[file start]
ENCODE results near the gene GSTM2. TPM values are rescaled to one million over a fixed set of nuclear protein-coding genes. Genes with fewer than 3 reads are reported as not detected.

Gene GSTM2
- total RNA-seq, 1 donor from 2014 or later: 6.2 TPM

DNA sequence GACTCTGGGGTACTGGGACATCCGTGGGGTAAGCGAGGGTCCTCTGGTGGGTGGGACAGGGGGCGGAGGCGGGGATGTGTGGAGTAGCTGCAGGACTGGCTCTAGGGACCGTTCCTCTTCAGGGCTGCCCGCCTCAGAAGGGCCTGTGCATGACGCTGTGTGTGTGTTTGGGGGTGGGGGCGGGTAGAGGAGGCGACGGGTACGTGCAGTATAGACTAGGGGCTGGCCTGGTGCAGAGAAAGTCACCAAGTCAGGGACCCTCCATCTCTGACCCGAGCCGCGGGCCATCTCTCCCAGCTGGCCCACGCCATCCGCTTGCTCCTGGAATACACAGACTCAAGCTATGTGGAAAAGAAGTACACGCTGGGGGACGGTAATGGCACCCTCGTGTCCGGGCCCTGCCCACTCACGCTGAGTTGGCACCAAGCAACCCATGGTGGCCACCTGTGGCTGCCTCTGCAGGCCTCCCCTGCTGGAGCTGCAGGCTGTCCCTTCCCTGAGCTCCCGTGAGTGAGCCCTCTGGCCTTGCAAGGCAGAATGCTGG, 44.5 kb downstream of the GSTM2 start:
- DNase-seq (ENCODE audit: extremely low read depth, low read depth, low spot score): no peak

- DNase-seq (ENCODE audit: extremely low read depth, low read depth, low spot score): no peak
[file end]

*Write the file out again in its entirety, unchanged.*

ENCODE results near the gene GSTM2. TPM values are rescaled to one million over a fixed set of nuclear protein-coding genes. Genes with fewer than 3 reads are reported as not detected.

Gene GSTM2
- total RNA-seq, 1 donor from 2014 or later: 6.2 TPM

DNA sequence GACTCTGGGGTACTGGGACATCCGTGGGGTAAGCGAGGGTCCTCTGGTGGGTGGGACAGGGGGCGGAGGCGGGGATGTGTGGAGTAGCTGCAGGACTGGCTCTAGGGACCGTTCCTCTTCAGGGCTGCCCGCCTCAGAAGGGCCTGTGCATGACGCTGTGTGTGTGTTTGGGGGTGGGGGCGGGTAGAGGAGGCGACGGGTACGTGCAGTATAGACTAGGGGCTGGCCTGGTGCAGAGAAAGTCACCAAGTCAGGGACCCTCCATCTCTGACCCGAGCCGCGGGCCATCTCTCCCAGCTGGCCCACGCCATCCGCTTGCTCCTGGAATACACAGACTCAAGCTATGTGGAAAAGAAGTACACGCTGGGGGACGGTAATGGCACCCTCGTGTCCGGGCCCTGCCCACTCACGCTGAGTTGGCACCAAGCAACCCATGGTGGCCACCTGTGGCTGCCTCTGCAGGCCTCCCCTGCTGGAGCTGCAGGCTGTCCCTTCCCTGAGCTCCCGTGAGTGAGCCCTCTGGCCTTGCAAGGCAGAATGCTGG, 44.5 kb downstream of the GSTM2 start:
- DNase-seq (ENCODE audit: extremely low read depth, low read depth, low spot score): no peak

- DNase-seq (ENCODE audit: extremely low read depth, low read depth, low spot score): no peak